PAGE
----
[From "Lord of the blogs"]
Of all the stories leading America's annual greatest hits list, the one that subsumes the rest is the continuing evolution of information in the Age of Blogging. Not since the birth of the printing press have our lives been so dramatically affected by the way we create and consume information - both to our enormous benefit and, perhaps, to our growing peril. What is wonderful and miraculous about the Internet needs little elaboration.
We all marvel at the ease with which we can access information - whether reading government documents previously available only to a few, or tracking down old friends and new enemies. It is this latter - our new enemies - that interests me most. I don't mean al-Qaida or Osama bin Laden, but the less visible, insidious enemies of decency, humanity and civility - the angry offspring of narcissism's quickie marriage to instant gratification.
The above is an excerpt from a commentary written by Kathleen Parker of the Orlando Sentinel. Parker goes on to write that while she means no disrespect to bloggers. At the same time, she makes this declaration:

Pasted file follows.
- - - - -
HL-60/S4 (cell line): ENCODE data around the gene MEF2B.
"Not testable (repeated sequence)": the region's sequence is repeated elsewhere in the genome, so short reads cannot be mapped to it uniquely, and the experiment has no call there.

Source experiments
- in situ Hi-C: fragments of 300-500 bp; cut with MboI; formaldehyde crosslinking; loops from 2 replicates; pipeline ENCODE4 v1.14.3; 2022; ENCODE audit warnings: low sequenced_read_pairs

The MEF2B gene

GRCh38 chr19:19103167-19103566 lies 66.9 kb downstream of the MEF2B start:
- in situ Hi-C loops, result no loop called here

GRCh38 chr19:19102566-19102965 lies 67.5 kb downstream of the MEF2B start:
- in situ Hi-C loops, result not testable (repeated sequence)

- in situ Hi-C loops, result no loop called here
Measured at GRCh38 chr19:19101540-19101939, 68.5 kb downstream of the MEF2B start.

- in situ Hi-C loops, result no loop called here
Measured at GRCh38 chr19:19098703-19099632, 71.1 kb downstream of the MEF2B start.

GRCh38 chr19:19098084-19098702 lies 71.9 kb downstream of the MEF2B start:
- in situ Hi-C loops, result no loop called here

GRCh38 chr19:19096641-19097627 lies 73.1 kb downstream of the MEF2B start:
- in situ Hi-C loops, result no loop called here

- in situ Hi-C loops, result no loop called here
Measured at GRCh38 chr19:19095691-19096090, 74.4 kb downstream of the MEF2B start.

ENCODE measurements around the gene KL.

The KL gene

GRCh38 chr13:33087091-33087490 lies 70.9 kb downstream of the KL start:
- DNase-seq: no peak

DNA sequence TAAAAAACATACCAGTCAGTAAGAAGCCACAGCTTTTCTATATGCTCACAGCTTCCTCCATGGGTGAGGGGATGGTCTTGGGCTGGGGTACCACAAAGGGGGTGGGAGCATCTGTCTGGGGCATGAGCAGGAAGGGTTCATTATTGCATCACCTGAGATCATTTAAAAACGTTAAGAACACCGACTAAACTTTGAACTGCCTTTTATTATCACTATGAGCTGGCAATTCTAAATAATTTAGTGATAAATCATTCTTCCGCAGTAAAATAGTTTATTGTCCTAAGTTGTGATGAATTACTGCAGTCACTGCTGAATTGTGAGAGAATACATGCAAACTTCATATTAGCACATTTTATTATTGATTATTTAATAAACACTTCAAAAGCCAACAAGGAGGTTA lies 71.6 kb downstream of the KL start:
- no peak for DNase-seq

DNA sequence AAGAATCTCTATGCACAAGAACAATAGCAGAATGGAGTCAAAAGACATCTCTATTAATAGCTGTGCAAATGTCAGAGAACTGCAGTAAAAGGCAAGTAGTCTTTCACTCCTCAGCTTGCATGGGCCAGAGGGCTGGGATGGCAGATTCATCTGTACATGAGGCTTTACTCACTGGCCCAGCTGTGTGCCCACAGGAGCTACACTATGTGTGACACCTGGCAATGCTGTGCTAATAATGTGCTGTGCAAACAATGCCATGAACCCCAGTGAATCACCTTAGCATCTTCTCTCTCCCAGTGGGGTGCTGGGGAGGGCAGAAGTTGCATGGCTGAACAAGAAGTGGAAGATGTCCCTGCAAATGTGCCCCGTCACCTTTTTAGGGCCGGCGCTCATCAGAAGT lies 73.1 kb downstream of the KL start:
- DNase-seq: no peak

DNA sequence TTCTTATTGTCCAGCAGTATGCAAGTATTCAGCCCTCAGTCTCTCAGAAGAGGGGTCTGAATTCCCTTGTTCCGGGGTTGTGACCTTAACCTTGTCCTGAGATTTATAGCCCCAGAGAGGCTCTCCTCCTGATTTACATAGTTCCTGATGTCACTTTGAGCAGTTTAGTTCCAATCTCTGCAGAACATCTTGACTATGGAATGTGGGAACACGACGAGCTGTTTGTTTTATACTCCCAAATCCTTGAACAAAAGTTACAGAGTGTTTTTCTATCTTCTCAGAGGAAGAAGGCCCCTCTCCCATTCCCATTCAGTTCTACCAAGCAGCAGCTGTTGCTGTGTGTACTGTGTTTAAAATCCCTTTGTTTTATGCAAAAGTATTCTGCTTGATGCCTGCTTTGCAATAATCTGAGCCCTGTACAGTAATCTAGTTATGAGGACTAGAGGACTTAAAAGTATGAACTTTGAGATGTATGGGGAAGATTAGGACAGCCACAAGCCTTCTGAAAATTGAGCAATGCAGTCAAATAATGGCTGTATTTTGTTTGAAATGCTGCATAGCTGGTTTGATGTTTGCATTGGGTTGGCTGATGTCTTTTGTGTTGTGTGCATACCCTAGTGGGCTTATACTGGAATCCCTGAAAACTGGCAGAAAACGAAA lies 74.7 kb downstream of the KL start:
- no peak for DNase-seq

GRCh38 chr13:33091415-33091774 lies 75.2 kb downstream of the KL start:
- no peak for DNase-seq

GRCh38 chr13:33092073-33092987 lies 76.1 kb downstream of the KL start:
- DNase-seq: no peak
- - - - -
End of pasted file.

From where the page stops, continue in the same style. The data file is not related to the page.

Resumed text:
Bloggers persist no matter their contributions or quality, though most would have little to occupy their time were the mainstream media to disappear tomorrow. Some bloggers do their own reporting, but most rely on mainstream reporters to do the heavy lifting. Some bloggers also offer superb commentary, but most babble, buzz and blurt like caffeinated adolescents competing for the Ritalin generation's inevitable senior superlative: Most Obsessive-Compulsive.
Parker's op-ed piece, no doubt, is generating discussion in the blogosphere. To read her entire article, click here.
Tags: Blogging, Blogs, Weblogs, Citizen Journalism, Online Journalism, Journalism, Media by Sistrunk